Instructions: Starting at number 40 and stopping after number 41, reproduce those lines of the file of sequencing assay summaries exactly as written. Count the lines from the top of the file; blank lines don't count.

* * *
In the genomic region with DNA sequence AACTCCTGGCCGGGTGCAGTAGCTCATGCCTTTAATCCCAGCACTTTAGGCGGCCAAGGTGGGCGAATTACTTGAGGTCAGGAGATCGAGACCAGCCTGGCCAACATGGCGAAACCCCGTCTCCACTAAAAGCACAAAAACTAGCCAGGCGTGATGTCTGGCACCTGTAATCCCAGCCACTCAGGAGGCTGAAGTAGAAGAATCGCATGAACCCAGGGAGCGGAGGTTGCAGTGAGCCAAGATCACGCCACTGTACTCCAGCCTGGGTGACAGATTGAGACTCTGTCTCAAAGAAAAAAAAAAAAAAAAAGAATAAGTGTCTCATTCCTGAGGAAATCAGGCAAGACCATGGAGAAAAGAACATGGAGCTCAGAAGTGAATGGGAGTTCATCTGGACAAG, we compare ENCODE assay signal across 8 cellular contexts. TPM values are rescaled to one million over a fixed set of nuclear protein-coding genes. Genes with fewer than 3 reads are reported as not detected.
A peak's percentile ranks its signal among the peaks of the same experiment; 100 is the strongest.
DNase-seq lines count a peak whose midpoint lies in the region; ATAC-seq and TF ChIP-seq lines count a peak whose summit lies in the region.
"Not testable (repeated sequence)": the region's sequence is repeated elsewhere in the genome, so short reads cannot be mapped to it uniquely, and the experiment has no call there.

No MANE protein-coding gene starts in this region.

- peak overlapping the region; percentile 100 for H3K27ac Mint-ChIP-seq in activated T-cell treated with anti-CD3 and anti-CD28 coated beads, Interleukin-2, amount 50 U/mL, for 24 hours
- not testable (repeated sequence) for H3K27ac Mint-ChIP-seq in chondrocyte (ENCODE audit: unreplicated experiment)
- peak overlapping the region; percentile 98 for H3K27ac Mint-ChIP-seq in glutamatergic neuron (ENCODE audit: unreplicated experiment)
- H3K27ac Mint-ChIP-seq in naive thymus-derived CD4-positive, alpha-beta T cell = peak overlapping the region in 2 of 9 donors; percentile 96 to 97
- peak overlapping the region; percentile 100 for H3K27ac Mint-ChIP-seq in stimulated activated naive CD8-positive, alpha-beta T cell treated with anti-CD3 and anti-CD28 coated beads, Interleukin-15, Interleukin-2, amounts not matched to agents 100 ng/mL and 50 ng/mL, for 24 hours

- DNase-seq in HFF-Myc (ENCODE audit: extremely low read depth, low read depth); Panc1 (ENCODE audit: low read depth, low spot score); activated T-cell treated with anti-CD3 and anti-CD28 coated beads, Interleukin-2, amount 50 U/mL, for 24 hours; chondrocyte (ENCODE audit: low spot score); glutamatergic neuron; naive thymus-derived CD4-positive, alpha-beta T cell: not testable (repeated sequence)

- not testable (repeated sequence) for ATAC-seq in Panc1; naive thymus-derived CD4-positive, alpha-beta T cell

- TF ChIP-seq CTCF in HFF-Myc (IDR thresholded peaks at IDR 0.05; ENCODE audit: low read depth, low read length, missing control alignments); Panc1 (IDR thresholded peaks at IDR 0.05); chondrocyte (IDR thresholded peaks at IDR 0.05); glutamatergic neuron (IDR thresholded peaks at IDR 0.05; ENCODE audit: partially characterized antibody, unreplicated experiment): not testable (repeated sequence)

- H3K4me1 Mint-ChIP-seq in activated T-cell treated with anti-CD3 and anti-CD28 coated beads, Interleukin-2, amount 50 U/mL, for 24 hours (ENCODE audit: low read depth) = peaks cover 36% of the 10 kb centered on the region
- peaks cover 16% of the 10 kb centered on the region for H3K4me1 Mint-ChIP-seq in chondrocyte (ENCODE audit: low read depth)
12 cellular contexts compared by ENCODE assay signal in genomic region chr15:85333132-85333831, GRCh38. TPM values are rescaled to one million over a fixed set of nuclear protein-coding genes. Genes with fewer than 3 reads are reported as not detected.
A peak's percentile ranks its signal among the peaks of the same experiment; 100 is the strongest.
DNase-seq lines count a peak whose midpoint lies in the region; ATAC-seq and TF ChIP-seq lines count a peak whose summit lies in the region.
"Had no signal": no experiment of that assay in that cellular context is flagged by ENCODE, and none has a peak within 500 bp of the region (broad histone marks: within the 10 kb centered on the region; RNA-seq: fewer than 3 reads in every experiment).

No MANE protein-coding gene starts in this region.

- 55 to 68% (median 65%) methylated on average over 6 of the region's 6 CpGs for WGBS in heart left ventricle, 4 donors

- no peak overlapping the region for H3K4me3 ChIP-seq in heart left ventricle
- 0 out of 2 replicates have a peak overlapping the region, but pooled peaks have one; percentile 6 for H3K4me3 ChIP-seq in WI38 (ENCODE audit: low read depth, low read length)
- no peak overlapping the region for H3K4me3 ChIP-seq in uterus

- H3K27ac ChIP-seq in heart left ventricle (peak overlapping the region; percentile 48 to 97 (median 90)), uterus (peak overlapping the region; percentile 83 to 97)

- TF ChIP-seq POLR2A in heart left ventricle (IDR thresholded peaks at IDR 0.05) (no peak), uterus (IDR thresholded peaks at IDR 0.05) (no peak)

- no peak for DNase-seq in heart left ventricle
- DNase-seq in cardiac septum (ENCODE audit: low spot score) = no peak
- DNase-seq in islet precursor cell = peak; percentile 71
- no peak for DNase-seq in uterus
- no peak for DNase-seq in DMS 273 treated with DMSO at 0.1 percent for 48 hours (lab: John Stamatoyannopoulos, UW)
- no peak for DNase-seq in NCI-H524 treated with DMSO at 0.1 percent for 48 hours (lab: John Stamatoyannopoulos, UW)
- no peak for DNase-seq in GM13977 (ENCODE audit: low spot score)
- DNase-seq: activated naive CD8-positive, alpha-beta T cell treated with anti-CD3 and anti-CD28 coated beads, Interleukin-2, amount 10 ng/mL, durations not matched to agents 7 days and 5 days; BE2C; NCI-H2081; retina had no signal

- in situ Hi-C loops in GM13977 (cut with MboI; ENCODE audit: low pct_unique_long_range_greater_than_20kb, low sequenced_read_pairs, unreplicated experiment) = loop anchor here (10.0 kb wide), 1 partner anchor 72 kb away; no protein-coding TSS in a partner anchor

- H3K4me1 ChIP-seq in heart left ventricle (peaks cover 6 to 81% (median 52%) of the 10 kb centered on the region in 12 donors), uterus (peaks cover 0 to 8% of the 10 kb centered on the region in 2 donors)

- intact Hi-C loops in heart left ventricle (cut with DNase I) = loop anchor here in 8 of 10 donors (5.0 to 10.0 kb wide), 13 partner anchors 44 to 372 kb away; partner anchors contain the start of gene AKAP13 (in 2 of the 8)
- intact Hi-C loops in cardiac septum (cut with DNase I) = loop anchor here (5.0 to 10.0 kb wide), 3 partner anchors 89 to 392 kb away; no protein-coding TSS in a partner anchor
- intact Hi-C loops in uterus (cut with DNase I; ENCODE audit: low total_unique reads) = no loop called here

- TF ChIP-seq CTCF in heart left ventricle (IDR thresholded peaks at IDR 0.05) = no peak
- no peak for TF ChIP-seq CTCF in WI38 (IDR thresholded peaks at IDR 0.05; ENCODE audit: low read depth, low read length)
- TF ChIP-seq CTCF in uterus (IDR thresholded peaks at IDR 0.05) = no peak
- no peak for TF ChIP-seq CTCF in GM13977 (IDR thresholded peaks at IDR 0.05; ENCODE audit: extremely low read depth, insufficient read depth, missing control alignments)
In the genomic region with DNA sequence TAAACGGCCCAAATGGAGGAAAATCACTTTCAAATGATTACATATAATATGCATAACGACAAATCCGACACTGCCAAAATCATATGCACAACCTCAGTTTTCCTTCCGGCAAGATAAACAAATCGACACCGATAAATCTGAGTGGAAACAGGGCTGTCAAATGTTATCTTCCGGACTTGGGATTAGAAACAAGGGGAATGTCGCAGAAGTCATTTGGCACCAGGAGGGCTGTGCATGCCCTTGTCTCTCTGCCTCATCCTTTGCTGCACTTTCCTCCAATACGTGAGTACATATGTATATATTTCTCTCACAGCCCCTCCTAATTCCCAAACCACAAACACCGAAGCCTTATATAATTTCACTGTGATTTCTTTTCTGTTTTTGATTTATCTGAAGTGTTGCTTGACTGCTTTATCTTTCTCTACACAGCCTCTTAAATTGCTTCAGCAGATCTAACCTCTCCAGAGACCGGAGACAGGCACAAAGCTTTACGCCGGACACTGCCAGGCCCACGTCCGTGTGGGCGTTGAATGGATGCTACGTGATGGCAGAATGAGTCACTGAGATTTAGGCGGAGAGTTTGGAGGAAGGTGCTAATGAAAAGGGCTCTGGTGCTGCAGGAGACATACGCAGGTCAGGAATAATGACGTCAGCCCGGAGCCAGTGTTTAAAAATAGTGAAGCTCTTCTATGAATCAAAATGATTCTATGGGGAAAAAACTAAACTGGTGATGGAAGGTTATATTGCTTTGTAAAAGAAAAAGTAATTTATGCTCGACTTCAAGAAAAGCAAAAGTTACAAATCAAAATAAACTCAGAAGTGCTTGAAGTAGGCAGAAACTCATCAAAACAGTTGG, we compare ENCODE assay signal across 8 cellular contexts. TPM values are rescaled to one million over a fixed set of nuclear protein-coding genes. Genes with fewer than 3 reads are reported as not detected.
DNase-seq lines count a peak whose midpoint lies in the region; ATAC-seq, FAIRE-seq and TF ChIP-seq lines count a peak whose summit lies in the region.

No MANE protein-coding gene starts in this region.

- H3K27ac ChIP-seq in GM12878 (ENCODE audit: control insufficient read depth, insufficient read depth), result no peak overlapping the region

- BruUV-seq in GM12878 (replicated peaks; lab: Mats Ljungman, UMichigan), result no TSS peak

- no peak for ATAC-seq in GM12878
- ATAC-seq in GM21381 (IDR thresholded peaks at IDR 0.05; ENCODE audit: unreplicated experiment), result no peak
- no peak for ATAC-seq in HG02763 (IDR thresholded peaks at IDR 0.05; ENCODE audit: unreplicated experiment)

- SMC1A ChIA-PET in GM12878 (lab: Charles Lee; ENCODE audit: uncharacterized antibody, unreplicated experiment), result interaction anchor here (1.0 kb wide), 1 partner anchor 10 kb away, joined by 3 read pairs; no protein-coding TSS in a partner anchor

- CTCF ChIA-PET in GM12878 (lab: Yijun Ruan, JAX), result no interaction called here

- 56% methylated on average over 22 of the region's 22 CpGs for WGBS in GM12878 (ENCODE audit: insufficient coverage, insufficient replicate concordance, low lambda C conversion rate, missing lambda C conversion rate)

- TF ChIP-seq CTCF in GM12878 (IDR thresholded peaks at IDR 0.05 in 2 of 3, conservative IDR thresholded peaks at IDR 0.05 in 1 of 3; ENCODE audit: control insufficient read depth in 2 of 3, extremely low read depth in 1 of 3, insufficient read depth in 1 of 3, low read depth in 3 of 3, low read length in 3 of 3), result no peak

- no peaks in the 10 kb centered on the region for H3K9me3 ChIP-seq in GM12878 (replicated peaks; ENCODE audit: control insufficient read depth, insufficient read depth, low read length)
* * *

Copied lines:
- TF ChIP-seq CTCF in heart left ventricle (IDR thresholded peaks at IDR 0.05) = no peak
- no peak for TF ChIP-seq CTCF in WI38 (IDR thresholded peaks at IDR 0.05; ENCODE audit: low read depth, low read length)